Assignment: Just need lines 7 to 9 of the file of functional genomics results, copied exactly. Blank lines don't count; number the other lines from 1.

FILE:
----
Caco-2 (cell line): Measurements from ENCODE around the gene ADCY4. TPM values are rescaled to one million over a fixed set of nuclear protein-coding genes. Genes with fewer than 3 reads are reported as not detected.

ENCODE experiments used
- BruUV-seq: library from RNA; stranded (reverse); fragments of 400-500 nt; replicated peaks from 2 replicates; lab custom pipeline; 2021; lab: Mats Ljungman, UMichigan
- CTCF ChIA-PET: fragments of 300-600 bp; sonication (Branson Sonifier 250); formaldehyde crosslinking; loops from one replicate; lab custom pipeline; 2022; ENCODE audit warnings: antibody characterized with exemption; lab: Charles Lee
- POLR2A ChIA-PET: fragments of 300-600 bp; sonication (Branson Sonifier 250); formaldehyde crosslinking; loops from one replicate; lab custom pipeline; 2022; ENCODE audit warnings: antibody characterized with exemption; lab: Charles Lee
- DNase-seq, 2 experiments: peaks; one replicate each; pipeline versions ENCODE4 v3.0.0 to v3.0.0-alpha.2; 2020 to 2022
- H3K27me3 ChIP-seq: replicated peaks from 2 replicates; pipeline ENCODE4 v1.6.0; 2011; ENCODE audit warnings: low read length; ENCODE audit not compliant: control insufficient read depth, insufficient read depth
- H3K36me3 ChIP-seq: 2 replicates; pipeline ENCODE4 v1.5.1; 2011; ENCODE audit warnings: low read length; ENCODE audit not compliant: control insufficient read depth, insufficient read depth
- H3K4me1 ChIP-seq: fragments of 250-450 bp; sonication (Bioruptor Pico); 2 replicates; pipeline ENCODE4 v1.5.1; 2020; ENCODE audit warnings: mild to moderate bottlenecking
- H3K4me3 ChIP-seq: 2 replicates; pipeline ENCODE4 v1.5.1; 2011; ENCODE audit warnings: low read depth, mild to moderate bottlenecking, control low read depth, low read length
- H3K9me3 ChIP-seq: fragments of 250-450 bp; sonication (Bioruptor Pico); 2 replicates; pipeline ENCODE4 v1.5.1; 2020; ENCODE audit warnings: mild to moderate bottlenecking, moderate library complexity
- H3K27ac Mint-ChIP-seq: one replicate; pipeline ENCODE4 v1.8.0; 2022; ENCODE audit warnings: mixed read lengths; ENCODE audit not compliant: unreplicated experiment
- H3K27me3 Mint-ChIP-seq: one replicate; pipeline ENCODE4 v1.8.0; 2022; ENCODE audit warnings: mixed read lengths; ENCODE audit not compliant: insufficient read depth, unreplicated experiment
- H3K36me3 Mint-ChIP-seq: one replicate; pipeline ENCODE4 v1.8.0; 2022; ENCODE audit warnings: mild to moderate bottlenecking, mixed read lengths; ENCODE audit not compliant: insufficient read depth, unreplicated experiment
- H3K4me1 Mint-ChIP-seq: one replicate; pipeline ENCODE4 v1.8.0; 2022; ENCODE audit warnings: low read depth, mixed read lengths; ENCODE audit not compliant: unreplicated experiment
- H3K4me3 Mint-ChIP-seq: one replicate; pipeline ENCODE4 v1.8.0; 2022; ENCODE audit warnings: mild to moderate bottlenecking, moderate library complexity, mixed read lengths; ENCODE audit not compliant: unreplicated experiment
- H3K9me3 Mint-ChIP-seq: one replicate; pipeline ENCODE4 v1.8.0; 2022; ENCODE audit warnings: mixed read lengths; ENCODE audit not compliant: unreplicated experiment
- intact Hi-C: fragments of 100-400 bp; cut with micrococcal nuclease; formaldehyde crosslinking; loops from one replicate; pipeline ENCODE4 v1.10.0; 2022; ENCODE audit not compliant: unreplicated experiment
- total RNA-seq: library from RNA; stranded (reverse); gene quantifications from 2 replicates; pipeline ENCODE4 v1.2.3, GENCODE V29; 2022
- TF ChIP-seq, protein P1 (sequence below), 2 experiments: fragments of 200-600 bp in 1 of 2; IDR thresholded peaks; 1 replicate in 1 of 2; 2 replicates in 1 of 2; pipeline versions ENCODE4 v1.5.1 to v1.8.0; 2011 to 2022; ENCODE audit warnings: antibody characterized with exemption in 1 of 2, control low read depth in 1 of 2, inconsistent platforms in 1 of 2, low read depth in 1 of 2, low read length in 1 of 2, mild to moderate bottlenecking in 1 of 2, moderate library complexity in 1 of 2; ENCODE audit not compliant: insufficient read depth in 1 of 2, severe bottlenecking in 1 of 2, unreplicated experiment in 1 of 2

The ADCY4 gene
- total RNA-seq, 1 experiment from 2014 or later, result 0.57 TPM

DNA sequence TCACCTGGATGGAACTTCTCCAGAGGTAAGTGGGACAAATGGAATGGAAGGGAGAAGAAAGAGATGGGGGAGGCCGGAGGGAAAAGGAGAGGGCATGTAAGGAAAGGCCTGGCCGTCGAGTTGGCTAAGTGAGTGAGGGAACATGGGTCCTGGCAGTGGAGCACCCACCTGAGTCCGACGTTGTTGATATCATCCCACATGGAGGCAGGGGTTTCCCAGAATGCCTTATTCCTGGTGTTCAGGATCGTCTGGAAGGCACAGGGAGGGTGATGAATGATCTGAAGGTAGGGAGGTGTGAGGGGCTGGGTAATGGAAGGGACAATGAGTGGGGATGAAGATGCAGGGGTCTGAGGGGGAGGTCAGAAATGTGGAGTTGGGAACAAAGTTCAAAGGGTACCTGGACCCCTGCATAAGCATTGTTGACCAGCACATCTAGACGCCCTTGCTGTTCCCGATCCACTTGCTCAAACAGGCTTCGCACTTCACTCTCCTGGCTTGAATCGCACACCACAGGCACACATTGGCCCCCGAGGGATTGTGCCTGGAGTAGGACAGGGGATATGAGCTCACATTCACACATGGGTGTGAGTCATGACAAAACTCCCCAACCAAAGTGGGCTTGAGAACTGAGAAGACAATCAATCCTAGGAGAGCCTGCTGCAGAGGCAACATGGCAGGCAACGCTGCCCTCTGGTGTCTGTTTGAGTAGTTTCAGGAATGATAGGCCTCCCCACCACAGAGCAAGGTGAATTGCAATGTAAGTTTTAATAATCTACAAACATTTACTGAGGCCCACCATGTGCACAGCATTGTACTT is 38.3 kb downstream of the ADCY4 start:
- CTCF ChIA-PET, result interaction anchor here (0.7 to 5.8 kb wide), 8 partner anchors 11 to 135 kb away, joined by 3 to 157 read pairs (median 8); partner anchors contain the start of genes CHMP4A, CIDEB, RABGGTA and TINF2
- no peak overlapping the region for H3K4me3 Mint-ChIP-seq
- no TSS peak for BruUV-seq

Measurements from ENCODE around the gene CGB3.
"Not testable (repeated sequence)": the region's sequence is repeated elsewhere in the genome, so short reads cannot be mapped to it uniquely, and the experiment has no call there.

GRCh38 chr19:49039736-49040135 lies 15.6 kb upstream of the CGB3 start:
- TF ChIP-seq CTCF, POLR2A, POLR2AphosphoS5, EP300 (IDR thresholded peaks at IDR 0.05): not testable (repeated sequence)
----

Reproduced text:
- H3K27me3 ChIP-seq: replicated peaks from 2 replicates; pipeline ENCODE4 v1.6.0; 2011; ENCODE audit warnings: low read length; ENCODE audit not compliant: control insufficient read depth, insufficient read depth
- H3K36me3 ChIP-seq: 2 replicates; pipeline ENCODE4 v1.5.1; 2011; ENCODE audit warnings: low read length; ENCODE audit not compliant: control insufficient read depth, insufficient read depth
- H3K4me1 ChIP-seq: fragments of 250-450 bp; sonication (Bioruptor Pico); 2 replicates; pipeline ENCODE4 v1.5.1; 2020; ENCODE audit warnings: mild to moderate bottlenecking